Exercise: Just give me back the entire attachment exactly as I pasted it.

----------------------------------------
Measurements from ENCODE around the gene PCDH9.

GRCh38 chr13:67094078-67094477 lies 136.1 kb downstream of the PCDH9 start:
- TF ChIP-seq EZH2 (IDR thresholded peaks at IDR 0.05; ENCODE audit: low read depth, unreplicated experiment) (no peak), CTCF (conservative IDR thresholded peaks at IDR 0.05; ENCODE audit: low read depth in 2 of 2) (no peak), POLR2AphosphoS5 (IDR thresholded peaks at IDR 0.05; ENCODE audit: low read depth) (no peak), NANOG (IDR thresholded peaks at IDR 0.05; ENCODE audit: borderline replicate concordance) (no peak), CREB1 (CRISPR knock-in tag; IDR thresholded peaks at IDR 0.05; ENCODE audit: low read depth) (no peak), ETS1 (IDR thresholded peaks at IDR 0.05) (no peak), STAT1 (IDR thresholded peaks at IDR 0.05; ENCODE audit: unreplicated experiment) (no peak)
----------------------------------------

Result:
Measurements from ENCODE around the gene PCDH9.

GRCh38 chr13:67094078-67094477 lies 136.1 kb downstream of the PCDH9 start:
- TF ChIP-seq EZH2 (IDR thresholded peaks at IDR 0.05; ENCODE audit: low read depth, unreplicated experiment) (no peak), CTCF (conservative IDR thresholded peaks at IDR 0.05; ENCODE audit: low read depth in 2 of 2) (no peak), POLR2AphosphoS5 (IDR thresholded peaks at IDR 0.05; ENCODE audit: low read depth) (no peak), NANOG (IDR thresholded peaks at IDR 0.05; ENCODE audit: borderline replicate concordance) (no peak), CREB1 (CRISPR knock-in tag; IDR thresholded peaks at IDR 0.05; ENCODE audit: low read depth) (no peak), ETS1 (IDR thresholded peaks at IDR 0.05) (no peak), STAT1 (IDR thresholded peaks at IDR 0.05; ENCODE audit: unreplicated experiment) (no peak)